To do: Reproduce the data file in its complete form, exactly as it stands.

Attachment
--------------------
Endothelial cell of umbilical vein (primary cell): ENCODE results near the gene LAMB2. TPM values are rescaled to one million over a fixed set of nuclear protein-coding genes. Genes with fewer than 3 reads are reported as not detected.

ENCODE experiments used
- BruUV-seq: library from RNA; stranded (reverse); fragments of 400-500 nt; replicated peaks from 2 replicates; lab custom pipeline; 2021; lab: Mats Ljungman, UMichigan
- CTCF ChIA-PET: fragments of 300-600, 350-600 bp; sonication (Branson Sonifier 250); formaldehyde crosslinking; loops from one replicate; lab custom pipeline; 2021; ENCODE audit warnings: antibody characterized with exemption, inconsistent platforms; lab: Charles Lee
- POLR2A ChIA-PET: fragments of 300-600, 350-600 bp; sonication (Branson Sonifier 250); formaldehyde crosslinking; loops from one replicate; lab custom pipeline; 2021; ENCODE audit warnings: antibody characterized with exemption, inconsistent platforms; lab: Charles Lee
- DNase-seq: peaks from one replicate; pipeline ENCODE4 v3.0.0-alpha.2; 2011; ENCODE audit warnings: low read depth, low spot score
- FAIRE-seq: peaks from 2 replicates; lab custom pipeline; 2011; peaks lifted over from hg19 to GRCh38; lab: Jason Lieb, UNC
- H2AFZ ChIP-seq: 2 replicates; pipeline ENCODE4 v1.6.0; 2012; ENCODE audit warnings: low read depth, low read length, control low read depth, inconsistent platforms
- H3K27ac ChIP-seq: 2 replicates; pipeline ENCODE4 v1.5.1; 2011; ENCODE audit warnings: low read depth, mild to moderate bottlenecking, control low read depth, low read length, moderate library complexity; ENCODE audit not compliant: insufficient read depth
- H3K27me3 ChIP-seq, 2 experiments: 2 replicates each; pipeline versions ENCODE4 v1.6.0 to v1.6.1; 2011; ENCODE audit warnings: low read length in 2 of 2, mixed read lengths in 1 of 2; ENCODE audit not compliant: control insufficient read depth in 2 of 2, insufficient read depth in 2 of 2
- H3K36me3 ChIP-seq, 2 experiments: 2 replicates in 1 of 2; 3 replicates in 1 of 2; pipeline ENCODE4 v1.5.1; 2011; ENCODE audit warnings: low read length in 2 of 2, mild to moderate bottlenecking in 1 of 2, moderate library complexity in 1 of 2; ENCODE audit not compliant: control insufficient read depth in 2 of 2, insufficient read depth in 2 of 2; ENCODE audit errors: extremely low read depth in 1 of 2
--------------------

Endothelial cell of umbilical vein (primary cell): ENCODE results near the gene LAMB2. TPM values are rescaled to one million over a fixed set of nuclear protein-coding genes. Genes with fewer than 3 reads are reported as not detected.

ENCODE experiments used
- BruUV-seq: library from RNA; stranded (reverse); fragments of 400-500 nt; replicated peaks from 2 replicates; lab custom pipeline; 2021; lab: Mats Ljungman, UMichigan
- CTCF ChIA-PET: fragments of 300-600, 350-600 bp; sonication (Branson Sonifier 250); formaldehyde crosslinking; loops from one replicate; lab custom pipeline; 2021; ENCODE audit warnings: antibody characterized with exemption, inconsistent platforms; lab: Charles Lee
- POLR2A ChIA-PET: fragments of 300-600, 350-600 bp; sonication (Branson Sonifier 250); formaldehyde crosslinking; loops from one replicate; lab custom pipeline; 2021; ENCODE audit warnings: antibody characterized with exemption, inconsistent platforms; lab: Charles Lee
- DNase-seq: peaks from one replicate; pipeline ENCODE4 v3.0.0-alpha.2; 2011; ENCODE audit warnings: low read depth, low spot score
- FAIRE-seq: peaks from 2 replicates; lab custom pipeline; 2011; peaks lifted over from hg19 to GRCh38; lab: Jason Lieb, UNC
- H2AFZ ChIP-seq: 2 replicates; pipeline ENCODE4 v1.6.0; 2012; ENCODE audit warnings: low read depth, low read length, control low read depth, inconsistent platforms
- H3K27ac ChIP-seq: 2 replicates; pipeline ENCODE4 v1.5.1; 2011; ENCODE audit warnings: low read depth, mild to moderate bottlenecking, control low read depth, low read length, moderate library complexity; ENCODE audit not compliant: insufficient read depth
- H3K27me3 ChIP-seq, 2 experiments: 2 replicates each; pipeline versions ENCODE4 v1.6.0 to v1.6.1; 2011; ENCODE audit warnings: low read length in 2 of 2, mixed read lengths in 1 of 2; ENCODE audit not compliant: control insufficient read depth in 2 of 2, insufficient read depth in 2 of 2
- H3K36me3 ChIP-seq, 2 experiments: 2 replicates in 1 of 2; 3 replicates in 1 of 2; pipeline ENCODE4 v1.5.1; 2011; ENCODE audit warnings: low read length in 2 of 2, mild to moderate bottlenecking in 1 of 2, moderate library complexity in 1 of 2; ENCODE audit not compliant: control insufficient read depth in 2 of 2, insufficient read depth in 2 of 2; ENCODE audit errors: extremely low read depth in 1 of 2